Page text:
• Increased tumor cells invasion
  • Decreased apoptosis
p53[76][77][78]
  • A transcription factor that:
    • Regulates cell cycle
    • Promotes DNA damage repair
    • Promotes apoptosis
    • Maintains genomic integrity
  • Loss results in:
    • DNA damage and carcinogenesis
    • Increased tumor cell growth and survival
    • Increased metastasis
    • Decreased apoptosis
    • Resistance to chemotherapy
BRCA1[2][79][80]
  • A tumor suppressor that mediates double stranded DNA repair through
    • Homologous recombination pathway
    • Non-homologous end joining pathway
  • Activates checkpoints in cell cycle
  • Maintains genomic integrity
  • Mutations are responsible for hereditary breast & ovarian tumors
  • Loss results in
    • DNA damage and carcinogenesis
    • Increased tumor cell growth and survival
BRCA2[2][79][80]
  • A tumor suppressor that mediates double stranded DNA repair through
    • Homologous recombination pathway
  • Maintains genomic integrity
  • Protects replication fork and replication fidelity
  • Mutations are responsible for hereditary breast & ovarian tumors
  • Loss results in
    • DNA damage and carcinogenesis
    • increased tumor cell growth and survival
  • Defects in maintenance the length of the nascent strand of DNA
MLH1/MSH2[81][82][83]
  • Tumor suppressors that
  • Mediates DNA damage repair
  • Maintains genomic integrity
  • Possible regulation of cell cycle
  • Loss results in:
    • DNA damage and carcinogenesis
    • Increased survival
    • Resistance to chemotherapy
    • Chromosomal instability
    • Microsatellite instability (MSI)
    • The cytosine phosphate guanine (CpG) island methylator phenotype (CIMP)
Fas ligand[84][85][86]
  • Binds to Fas receptor and induces apoptosis
  • Expressed mainly on T-lymphocytes
  • May induce apoptosis in cancer cells and virus infected cells
  • May also be involved in
    • Liver regeneration following partial hepatectomy
    • Neurite outgrowth
  • Most tumor cells are resistant to Fas-FasL mediated apoptosis
  • Tumor cells express FasL to induce apoptosis in cytotoxic lymphocytes
  • Promotes tumor cells survival
  • Enhances tumor cells invasion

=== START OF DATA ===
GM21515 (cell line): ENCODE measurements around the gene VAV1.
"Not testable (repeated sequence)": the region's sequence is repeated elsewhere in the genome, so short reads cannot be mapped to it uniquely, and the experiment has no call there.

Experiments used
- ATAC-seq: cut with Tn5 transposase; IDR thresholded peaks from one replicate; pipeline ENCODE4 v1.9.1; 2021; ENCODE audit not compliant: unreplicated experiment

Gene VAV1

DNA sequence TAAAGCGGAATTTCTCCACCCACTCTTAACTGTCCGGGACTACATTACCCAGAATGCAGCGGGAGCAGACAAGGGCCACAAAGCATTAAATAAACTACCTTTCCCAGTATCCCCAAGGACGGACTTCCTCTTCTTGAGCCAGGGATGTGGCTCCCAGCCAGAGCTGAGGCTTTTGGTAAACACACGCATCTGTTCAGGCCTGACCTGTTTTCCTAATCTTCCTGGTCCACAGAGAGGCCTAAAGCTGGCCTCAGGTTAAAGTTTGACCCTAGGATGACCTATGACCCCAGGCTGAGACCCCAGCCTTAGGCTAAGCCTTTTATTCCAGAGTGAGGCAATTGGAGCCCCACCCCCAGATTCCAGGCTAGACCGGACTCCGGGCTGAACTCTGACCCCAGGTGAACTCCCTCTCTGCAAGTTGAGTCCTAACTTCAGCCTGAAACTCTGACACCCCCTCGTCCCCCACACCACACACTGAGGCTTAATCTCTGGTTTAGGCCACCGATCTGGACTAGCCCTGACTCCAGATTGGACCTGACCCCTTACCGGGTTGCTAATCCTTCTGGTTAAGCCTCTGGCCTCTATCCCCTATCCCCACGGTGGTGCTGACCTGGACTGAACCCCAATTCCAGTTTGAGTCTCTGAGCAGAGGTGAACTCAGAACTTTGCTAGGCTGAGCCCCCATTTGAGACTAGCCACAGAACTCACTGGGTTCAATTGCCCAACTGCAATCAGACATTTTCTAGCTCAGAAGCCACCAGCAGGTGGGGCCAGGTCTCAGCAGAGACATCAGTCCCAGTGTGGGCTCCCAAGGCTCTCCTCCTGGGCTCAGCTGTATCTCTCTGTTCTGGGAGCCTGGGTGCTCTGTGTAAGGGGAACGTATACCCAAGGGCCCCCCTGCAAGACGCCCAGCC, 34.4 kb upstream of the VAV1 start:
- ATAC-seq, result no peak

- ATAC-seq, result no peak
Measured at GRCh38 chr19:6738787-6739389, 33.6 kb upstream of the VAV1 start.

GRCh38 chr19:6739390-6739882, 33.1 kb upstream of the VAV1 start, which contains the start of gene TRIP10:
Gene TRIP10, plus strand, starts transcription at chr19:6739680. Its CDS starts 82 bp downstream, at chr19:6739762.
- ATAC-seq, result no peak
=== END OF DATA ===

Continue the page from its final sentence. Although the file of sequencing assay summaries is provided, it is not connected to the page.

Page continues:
• Increased tumor cells migration
Human leukocyte antigen-G[87][88][89]
  • Inhibits T-cell function through
    • Inhibiting proliferation
    • Causing cytotoxicity
    • Inducing apoptosis
    • Cytokine production in B lymphocytes
    • Inhibiting differentiation
  • Inhibits proliferation and cytotoxicity of natural killer cells
  • Promotes angiogenesis
  • Inhibits chemotaxis
  • Promotes progression of cancer through evasion of immune response by
    • Inhibiting T-cell functions by inducing apoptosis and decreased proliferation
    • Inhibiting T-cell differentiation through various mechanisms
  • Inhibits proliferation and cytotoxicity of natural killer cells
  • Promotes angiogenesis
  • Inhibits chemotaxis of cytotoxic cells
hTERT[90][91][92]
  • Maintains telomeres length
  • Promotes replication
  • Up-regulated in majority of human cancers
  • Provides limitless replication ability to cancer cells
Vascular endothelial growth factor/Vascular endothelial

growth factor receptor[93][94][95]

  • Stimulates angiogenesis through
    • increased endothelial cell survival
    • Increased endothelial cell proliferation
    • increased endothelial cell migration
  • Increases vascular permeability
  • May regulate fibroblasts in the stroma of tumors
  • May effect tumor stem cells
  • Promotes angiogenesis
  • Promotes tumor cells growth
  • May initiate carcinogenesis
  • Promotes invasion and metastasis of tumor cells
Interleukin-8[96][97][98]
  • Chemokine produced to recruit leukocytes and myeloid-derived suppressor cells
  • Promotes epithelial-to-mesenchymal transition
  • Promotes infection resolution
  • Promotes angiogenesis
  • Promotes epithelial-to-mesenchymal transition in tumor cells
  • Promotes resistance to chemotherapy
  • Tumor progression through immunosuppressive and pro-tumorigenic immune cells
  • Promotes angiogenesis
  • Promotes invasion and metastasis
EphA2[99][100][101]
  • Promotes angiogenesis
  • Plays a key role in development of
    • Lens
    • Inner ear
    • Mammary glands
  • Promotes kidney repair following injury
  • Promotes bone remodeling bone remodeling
  • Over-expressed in ovarian epithelial cancer
  • Promotes tumor initiation
  • Promotes neo-vascularization
  • Promotes tumor invasion
  • Promotes metastasis
Matrix metalloproteinases[102][103][104]
  • Proteases that degrade tissues, matrix and other proteins and play a role in
    • Bone modeling and remodeling
    • Mammary development
    • Blood vessels remodeling
    • A variety of other tissues such as tracheal tube
  • Promotes inflammation through enzymatic activation
  • Over-expressed in ovarian epithelial cancer
  • Promotes tumor invasion through degradation of extra-cellular matrix
  • Promotes metastasis through degradation of extra-cellular matrix
  • May have a role in tumor initiation and angiogenesis
αvβ3[105][106][107]
  • One of the most important mediator of angiogenesis
  • Promotes smooth muscle cells migration and proliferation
  • Promotes angiogenesis
  • Promotes survival
Focal adhesion kinase (FAK)[108][109][110]
  • Promotes endothelial cells migration
  • May play a role in integrin-dependent cell survival signal
  • Inhibits apoptosis
  • Enhances cell motility
  • Promotes angiogenesis
  • Promotes tumor cells survival
  • Inhibits apoptosis
  • Promotes tumor metastasis
E-cadherin[111][112][113]
  • One of the most important promoter of cell-cell adhesion
  • Play critical role in formation and maintenance of epithelia, and tissue formation
  • Loss or mutations results in:
    • Epithelial–mesenchymal transition
    • Decreased cell-cell adhesion
    • Tumor cells invasion
    • Metastasis